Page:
Please remember ... nurse managers also have bosses and while you may not want to rock the boat .... there are plenty of times the nurse manager's boss is NOT aware of how the unit is being staffed. I can NOT imagine any nursing director that believes it is safe for a day shift RN on a M/S unit to have greater than 9 patients :angryfire . However, follow the chain of command. If, after you have followed the chain of command and can not get satisfaction, file a formal grievence with Human Resources, letting them know that you believe the staffing is unsafe and will be resigning your position and expect that any assistance provided for schooling should be forgiven based on unsafe staffing patterns. This way, if the hospital ever decided to come back to you for the money and you refuse to pay, at least you have a paper trail that you tried to resolve the probelm. In addition, if you had to go to court, at least you have evidence that you followed the chain of command to take care of the problem also.

Just some suggestions. I feel for you guys and hope you are able to locate jobs that treat their nurses better. If I had a bus, I would pick you all up and you could come work for me!

Hello:) Ive been an lpn for 1 year and currently doing assisted/long term.I want med/surge experience but Im afraid.Afraid of being treated like an aide"respect aide work did it for 10 years"But dont want to do all day in a hospital.I dont know if I want to be an RN,"cant afford it right now"I dont want paperwork.I love working with my hands and enjoy patient contact.I know I know nothing about med surge but 7-9 pts is a lot easier than 20-40 in long term.please fill me in and possibly help me decide how to find the right hospital.Interested in homecare & teaching in future.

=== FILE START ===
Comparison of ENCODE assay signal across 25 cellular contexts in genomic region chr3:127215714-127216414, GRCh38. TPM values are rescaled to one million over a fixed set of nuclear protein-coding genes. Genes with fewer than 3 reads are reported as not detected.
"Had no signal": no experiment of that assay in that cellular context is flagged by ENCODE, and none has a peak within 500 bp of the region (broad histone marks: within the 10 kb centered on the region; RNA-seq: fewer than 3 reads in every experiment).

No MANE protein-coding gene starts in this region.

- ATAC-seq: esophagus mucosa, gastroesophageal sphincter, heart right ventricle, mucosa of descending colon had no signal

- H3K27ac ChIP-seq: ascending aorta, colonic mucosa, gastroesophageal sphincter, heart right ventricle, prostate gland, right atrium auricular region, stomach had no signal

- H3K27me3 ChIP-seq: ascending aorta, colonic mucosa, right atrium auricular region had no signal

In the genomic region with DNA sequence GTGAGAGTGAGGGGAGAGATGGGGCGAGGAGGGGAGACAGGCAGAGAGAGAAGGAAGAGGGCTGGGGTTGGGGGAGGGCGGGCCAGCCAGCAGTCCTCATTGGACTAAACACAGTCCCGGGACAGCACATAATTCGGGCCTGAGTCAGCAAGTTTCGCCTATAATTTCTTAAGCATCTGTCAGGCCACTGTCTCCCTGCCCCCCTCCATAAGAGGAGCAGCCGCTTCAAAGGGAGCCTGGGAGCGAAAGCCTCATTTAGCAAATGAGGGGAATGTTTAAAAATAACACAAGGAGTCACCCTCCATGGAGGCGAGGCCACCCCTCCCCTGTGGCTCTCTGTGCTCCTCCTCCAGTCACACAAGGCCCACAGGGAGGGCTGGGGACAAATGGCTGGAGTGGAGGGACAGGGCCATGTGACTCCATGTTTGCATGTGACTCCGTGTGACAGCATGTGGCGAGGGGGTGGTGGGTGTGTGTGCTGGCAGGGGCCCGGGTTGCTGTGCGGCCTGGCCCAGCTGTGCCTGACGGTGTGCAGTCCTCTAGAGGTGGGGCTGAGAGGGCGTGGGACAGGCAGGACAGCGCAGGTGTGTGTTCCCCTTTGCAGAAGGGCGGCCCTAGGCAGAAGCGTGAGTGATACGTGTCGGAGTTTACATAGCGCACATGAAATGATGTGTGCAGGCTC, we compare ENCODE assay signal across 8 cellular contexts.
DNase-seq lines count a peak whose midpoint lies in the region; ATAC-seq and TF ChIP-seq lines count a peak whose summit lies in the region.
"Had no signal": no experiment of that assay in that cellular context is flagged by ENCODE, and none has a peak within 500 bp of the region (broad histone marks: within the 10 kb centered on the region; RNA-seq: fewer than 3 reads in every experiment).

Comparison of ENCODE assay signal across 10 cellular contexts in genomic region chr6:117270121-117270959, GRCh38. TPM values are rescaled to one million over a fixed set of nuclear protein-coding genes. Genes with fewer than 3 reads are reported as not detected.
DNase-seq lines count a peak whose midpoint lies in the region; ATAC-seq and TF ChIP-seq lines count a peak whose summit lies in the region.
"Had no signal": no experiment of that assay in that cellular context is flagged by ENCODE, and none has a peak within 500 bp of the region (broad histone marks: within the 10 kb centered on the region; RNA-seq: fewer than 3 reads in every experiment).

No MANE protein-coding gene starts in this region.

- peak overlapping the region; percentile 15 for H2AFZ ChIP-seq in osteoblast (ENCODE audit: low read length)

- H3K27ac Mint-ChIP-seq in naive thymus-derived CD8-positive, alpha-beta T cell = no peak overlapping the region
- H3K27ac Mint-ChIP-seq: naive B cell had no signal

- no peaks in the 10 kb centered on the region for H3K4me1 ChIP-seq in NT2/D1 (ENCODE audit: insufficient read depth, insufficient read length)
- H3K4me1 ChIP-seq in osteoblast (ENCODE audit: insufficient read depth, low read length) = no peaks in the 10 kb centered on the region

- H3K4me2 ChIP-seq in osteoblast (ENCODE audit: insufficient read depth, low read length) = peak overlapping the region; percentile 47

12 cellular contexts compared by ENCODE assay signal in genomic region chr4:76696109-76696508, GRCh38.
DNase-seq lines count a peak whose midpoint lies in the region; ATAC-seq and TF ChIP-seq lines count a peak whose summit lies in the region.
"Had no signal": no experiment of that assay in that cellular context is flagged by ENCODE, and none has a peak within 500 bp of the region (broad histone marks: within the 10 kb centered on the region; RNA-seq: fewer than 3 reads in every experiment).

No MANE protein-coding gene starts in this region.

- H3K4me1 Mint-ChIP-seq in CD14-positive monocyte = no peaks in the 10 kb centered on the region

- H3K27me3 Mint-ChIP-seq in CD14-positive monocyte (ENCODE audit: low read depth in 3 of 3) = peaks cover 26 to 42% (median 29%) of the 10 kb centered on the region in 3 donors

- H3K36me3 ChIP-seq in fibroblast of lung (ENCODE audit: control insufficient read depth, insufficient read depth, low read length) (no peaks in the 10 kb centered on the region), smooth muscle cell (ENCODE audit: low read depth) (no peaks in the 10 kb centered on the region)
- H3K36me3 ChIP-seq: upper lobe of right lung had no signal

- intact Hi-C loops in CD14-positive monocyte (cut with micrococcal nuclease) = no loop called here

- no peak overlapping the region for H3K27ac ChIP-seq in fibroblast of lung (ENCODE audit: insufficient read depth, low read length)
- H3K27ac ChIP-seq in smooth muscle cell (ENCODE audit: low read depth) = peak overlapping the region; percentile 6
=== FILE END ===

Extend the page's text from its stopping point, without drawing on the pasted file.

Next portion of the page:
sincerely julie

RNPATL, MSN, RN

Specializes in Nursing Education and Critical Care..

Hello:) Ive been an lpn for 1 year and currently doing assisted/long term.I want med/surge experience but Im afraid.Afraid of being treated like an aide"respect aide work did it for 10 years"But dont want to do all day in a hospital.I dont know if I want to be an RN,"cant afford it right now"I dont want paperwork.I love working with my hands and enjoy patient contact.I know I know nothing about med surge but 7-9 pts is a lot easier than 20-40 in long term.please fill me in and possibly help me decide how to find the right hospital.Interested in homecare & teaching in future.

sincerely julie

Hi Julie .... there is really no comparison between LTC and med-surg nursing. In LTC - you may pass meds to 20-30 patients, but in acute care you do primary care for 7 patients .... that means you do it all, care, meds, treatments, etc .... it can be tough and challenging. The thing to remember also is that many of the patients your are caring for in acute care are there for a reason and their condition can change pretty quickly. In LTC, for the most part, you are dealing with stable chronic illness.

There is a pretty big difference. As an LPN, you will use many of the skills you leanred in school. There are clearly differences in scope when you work in LTC or acute care. For example ... in some states, LPN's can not take orders from a physician in acute care .... whereas in LTC, you take verbal or telephone orders routinely.

If you are interested in moving to acute care, you might want to talk to a hospital recruiter and see if they have a program that will transition you from LTC nursing into acute care nursing. There are many programs available depending on where you live and if there is a nursing shortage in your area.

In any case, good luck.

RN-PA, RN

Specializes in Med-Surg, Long Term Care.

I work 3-11 on the "east" side of a 61-bed med-surg unit. Our side is 29 beds and has an oncology emphasis, but we get every diagnosis imaginable as well as post-ops. Each shift is staffed 6:1. We have 12, 8, and 4 hour shifts all working together. There are no charge nurses but we have one unit clerk for 7-3 and 3-11, from 0700 to midnight. We have two PCT's (aides) for the potential 29 patients. (We usually don't have all beds full due to some rooms being kept single for neutropenic or other isolation patients.)